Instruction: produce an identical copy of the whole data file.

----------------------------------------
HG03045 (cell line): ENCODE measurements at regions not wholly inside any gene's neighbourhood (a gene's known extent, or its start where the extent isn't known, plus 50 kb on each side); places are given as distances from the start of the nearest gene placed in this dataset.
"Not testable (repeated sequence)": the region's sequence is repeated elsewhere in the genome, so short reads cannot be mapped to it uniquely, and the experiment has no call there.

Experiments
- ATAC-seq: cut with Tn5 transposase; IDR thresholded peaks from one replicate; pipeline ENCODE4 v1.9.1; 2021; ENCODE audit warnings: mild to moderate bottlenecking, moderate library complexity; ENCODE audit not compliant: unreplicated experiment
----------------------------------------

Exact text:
HG03045 (cell line): ENCODE measurements at regions not wholly inside any gene's neighbourhood (a gene's known extent, or its start where the extent isn't known, plus 50 kb on each side); places are given as distances from the start of the nearest gene placed in this dataset.
"Not testable (repeated sequence)": the region's sequence is repeated elsewhere in the genome, so short reads cannot be mapped to it uniquely, and the experiment has no call there.

Experiments
- ATAC-seq: cut with Tn5 transposase; IDR thresholded peaks from one replicate; pipeline ENCODE4 v1.9.1; 2021; ENCODE audit warnings: mild to moderate bottlenecking, moderate library complexity; ENCODE audit not compliant: unreplicated experiment